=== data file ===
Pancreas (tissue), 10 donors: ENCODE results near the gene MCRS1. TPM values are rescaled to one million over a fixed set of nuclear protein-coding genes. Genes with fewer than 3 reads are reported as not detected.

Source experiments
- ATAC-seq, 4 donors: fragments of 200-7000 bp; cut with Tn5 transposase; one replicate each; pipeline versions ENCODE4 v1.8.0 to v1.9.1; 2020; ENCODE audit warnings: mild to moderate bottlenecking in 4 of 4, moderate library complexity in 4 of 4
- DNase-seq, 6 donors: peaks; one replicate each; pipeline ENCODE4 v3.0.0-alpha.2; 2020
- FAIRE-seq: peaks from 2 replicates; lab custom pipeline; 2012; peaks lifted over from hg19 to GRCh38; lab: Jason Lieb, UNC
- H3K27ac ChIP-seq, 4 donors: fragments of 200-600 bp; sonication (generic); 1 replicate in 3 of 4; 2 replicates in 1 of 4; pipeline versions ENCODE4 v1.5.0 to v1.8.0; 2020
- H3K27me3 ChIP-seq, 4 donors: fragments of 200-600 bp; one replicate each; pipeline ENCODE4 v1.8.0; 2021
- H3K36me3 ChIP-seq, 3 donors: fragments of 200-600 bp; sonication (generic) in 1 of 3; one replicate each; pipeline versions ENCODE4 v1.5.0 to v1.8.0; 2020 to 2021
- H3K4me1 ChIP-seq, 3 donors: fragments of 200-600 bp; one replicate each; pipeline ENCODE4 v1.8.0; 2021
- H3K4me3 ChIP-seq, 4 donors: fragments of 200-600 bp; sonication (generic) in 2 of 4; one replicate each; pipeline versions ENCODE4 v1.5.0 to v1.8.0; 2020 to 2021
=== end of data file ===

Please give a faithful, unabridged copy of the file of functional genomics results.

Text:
Pancreas (tissue), 10 donors: ENCODE results near the gene MCRS1. TPM values are rescaled to one million over a fixed set of nuclear protein-coding genes. Genes with fewer than 3 reads are reported as not detected.

Source experiments
- ATAC-seq, 4 donors: fragments of 200-7000 bp; cut with Tn5 transposase; one replicate each; pipeline versions ENCODE4 v1.8.0 to v1.9.1; 2020; ENCODE audit warnings: mild to moderate bottlenecking in 4 of 4, moderate library complexity in 4 of 4
- DNase-seq, 6 donors: peaks; one replicate each; pipeline ENCODE4 v3.0.0-alpha.2; 2020
- FAIRE-seq: peaks from 2 replicates; lab custom pipeline; 2012; peaks lifted over from hg19 to GRCh38; lab: Jason Lieb, UNC
- H3K27ac ChIP-seq, 4 donors: fragments of 200-600 bp; sonication (generic); 1 replicate in 3 of 4; 2 replicates in 1 of 4; pipeline versions ENCODE4 v1.5.0 to v1.8.0; 2020
- H3K27me3 ChIP-seq, 4 donors: fragments of 200-600 bp; one replicate each; pipeline ENCODE4 v1.8.0; 2021
- H3K36me3 ChIP-seq, 3 donors: fragments of 200-600 bp; sonication (generic) in 1 of 3; one replicate each; pipeline versions ENCODE4 v1.5.0 to v1.8.0; 2020 to 2021
- H3K4me1 ChIP-seq, 3 donors: fragments of 200-600 bp; one replicate each; pipeline ENCODE4 v1.8.0; 2021
- H3K4me3 ChIP-seq, 4 donors: fragments of 200-600 bp; sonication (generic) in 2 of 4; one replicate each; pipeline versions ENCODE4 v1.5.0 to v1.8.0; 2020 to 2021